6

I can successfully create a connection to a Postgres db using the following:

my $settings = {
    host => 'myhost',
    db => 'mydb',
    user => 'myuser',
    passwd => 'mypasswd'
};

my $connection = DBI->connect(
    'DBI:Pg:dbname=' . $settings->{'db'} . ';host=' . $settings->{'host'},
    $settings->{'user'},
    $settings->{'passwd'},
    {
        RaiseError => 1,
        ShowErrorStatement => 0,
        AutoCommit => 0
    }
) or die DBI->errstr;

But I'm left with valuable login credentials exposed (yes, I changed them) in my Perl module. Currently, I use psql to issue queries interactively. And to save on having to remember my username/password, I have placed the credentials in a file (~/.pgpass) with permissions 600. The file looks like this:

# host:port:database:user:passwd
myhost:5432:mydb:myuser:mypasswd

How can I safely use this file ("$ENV{HOME}/.pgpass") and the DBI module to hide my credentials? Can it be done? What is best practice?

0
11

YES! There IS a better way.

Change between test & live servers easily.

  • keep passwords in ~/.pgpass (for psql & pg_dump)
  • other config info in ~/.pg_service.conf (or /etc/pg_service.conf)

e.g:

#!/usr/bin/perl -T
use strict;
use warnings;
use DBI;

my $dbh = DBI->connect
(
    #"dbi:Pg:service=live",
    "dbi:Pg:service=test",
    undef,
    undef,
    {
        AutoCommit => 0,
        RaiseError => 1,
        PrintError => 0
    }
) or die DBI->errstr;

~/.pg_service.conf:

# http://www.postgresql.org/docs/9.2/static/libpq-pgservice.html
# /usr/local/share/postgresql/pg_service.conf.sample
# http://search.cpan.org/dist/DBD-Pg/Pg.pm
#

[test]
dbname=hotapp_test
user=hotusr_test
# localhost, no TCP nonsense needed:
host=/tmp

[live]
dbname=hotapp_live
user=hotusr_live
host=pgsql-server.example.org

~/.pgpass:

# http://www.postgresql.org/docs/9.2/static/libpq-pgpass.html
# hostname:port:database:username:password
localhost:5432:hotapp_test:hotusr_test:kq[O2Px7=g1
pgsql-server.example.org:5432:hotapp_live:hotusr_live:Unm£a7D(H
3
  • Or even connect with my $dbh = DBI->connect("dbi:Pg:", undef, undef); via the shell environment variable export PGSERVICE=test Nov 14 '13 at 14:33
  • Cool answer. I expected all along that there would be a better way to perform the connection without hard-coding a lot of the connection info into the perl. I have created a ~/.pg_service.conf file with the relevant fields, but I am receiving: ERROR: service file "/etc/sysconfig/pgsql/pg_service.conf" not found. Is there a way to force the connection to look at ~/.pg_service.conf instead?
    – Steve
    Nov 14 '13 at 23:54
  • Actually, I found the answer myself. All I need to do is set: $ENV{'PGSYSCONFDIR'}. Thanks!
    – Steve
    Nov 15 '13 at 0:09
2
  1. Put your login credentials in a file called ~/.pgpass as per the question above.

  2. To open a connection, you'll need to hard-code in the host, database and username. But that's ok, because at least you don't need to code in the password field. This field stays hidden in your ~/.pgpass file.

  3. Make sure to set the connection instance's password field to undef.

Here's what worked for me:

my $settings = {
    host => 'myhost',
    db => 'mydb',
    user => 'myuser'
};

my $connection = DBI->connect(
    'DBI:Pg:dbname=' . $settings->{'db'} . ';host=' . $settings->{'host'},
    $settings->{'user'},
    undef,
    {
        RaiseError => 1,
        ShowErrorStatement => 0,
        AutoCommit => 0
    }
) or die DBI->errstr;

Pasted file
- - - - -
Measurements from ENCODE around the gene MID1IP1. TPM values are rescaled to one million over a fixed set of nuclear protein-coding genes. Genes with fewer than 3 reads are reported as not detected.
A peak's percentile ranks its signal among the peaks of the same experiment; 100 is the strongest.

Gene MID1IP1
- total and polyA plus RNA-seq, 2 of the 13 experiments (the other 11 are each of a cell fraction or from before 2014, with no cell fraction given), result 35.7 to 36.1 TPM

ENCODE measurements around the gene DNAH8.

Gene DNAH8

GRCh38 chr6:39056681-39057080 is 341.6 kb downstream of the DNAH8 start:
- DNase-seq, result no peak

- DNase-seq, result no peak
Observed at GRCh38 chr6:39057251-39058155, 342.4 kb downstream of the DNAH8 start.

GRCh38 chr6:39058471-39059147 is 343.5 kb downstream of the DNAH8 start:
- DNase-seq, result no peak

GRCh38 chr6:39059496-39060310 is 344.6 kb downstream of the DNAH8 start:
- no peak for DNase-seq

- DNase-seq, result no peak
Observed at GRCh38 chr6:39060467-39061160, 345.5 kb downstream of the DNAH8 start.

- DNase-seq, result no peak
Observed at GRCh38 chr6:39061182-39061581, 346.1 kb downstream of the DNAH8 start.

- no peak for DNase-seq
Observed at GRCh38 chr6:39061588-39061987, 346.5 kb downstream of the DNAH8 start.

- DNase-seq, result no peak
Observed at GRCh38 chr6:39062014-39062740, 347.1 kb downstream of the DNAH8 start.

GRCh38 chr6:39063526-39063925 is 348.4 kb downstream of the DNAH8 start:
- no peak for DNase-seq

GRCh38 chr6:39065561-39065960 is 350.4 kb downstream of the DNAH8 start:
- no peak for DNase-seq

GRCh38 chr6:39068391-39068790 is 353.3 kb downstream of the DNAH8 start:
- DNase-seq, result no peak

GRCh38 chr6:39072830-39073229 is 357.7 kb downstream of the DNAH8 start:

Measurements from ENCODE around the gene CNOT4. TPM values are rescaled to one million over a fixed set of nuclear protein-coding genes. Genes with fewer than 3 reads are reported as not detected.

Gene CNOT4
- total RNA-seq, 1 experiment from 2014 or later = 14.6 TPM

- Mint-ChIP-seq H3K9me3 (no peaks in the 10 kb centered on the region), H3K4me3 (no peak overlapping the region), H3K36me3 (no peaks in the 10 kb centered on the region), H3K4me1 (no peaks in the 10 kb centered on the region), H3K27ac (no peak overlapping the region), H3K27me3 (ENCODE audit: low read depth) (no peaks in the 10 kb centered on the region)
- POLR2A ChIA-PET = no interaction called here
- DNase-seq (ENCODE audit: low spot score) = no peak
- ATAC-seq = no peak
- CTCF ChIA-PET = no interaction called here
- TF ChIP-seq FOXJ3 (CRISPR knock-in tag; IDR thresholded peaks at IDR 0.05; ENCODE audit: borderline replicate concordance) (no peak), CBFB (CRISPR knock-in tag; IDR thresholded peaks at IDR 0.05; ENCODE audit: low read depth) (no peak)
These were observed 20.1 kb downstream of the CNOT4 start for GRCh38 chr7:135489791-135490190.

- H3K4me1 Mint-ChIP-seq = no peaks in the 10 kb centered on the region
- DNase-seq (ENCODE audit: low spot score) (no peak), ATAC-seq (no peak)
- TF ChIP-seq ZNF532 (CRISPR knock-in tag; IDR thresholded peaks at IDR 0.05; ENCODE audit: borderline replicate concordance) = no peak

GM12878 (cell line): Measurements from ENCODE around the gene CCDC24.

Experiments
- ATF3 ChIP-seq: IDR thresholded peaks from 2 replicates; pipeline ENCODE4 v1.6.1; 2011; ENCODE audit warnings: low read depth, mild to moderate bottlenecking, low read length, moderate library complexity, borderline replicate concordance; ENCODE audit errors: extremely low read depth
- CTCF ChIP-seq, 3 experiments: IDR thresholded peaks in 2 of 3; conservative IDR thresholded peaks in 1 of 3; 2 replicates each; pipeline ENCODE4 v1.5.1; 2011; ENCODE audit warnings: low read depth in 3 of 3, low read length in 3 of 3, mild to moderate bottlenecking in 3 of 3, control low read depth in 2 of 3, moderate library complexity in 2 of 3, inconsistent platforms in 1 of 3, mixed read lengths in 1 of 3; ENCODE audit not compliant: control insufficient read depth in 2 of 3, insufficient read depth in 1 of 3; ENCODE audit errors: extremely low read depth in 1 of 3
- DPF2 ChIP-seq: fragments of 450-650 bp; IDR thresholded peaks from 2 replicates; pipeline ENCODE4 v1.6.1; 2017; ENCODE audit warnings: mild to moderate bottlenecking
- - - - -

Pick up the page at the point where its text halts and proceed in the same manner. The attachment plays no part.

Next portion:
The connections establishes successfully because for some reason, unknown to me at least, the instance searches the ~/.pgpass file when attempting the connection. I knew there was some magic with this file, I was just unsure about what to do with it. Doc link:

http://search.cpan.org/dist/DBI/DBI.pm#data_string_diff

Notice how a search for "pgpass" on that page does not return? And I refuse to read all of it. Well, one day maybe..

2
  • 1
    ~/.pgpass is a feature of libpq, the postgres C client library. DBI is built on top of libpq so it just inherits its features. This is why it works with DBI and why it's not mentioned in DBI doc. May 16 '13 at 15:31
  • 2
    It's PostgreSQL-specific, so it should not be mentioned in DBI's docs. On the other hand, it should be mentioned in DBD::Pg's, although it isn't. However, the latter does mention environment variables and a different config file format!
    – ikegami
    May 16 '13 at 20:02
1
open(my $fh, '<', "$ENV{HOME}/.pgpass") or die $!;

my $settings;
while (<>) {
   chomp;
   next if /^\s*(?:#.*)?\z/s;
   @{$settings}{qw( host port database user passwd )} = split /:/;
}

die "No settings" if !$settings;

Any user capable of running the script would still be able to see the creds.

6
  • Yeah, but surely there's a better way? I'm starting to think there isn't.
    – Steve
    May 16 '13 at 4:46
  • To simply pass the creds onto the $connection instance, without declaring them or opening up the file.
    – Steve
    May 16 '13 at 4:49
  • That makes no sense. Passing args to a function has nothing to do with the two things you mentioned. So again, I ask, better way to do what, exactly? And the follow up question is obviously going to be, better by what metric?
    – ikegami
    May 16 '13 at 4:54
  • I do apologize for the poor explanation. However, our last comments helped lead to the solution. If you're interested in the solution, please see my answer. Thank again for your help.
    – Steve
    May 16 '13 at 11:06
  • 1
    While this answer avoids hard-coding the password, sending it as a command line argument, or an environment variable, is an example of how to implement it if you are using a non-libpq PostgreSQL connection and is about as safe as using the .pgpass file from libpq, it re-invents the wheel since DBD::Pg is based on libpq. Just letting libpq deal with it's .pgpass seems like a better practice for DBD::Pg
    – jla
    Mar 13 '15 at 23:10

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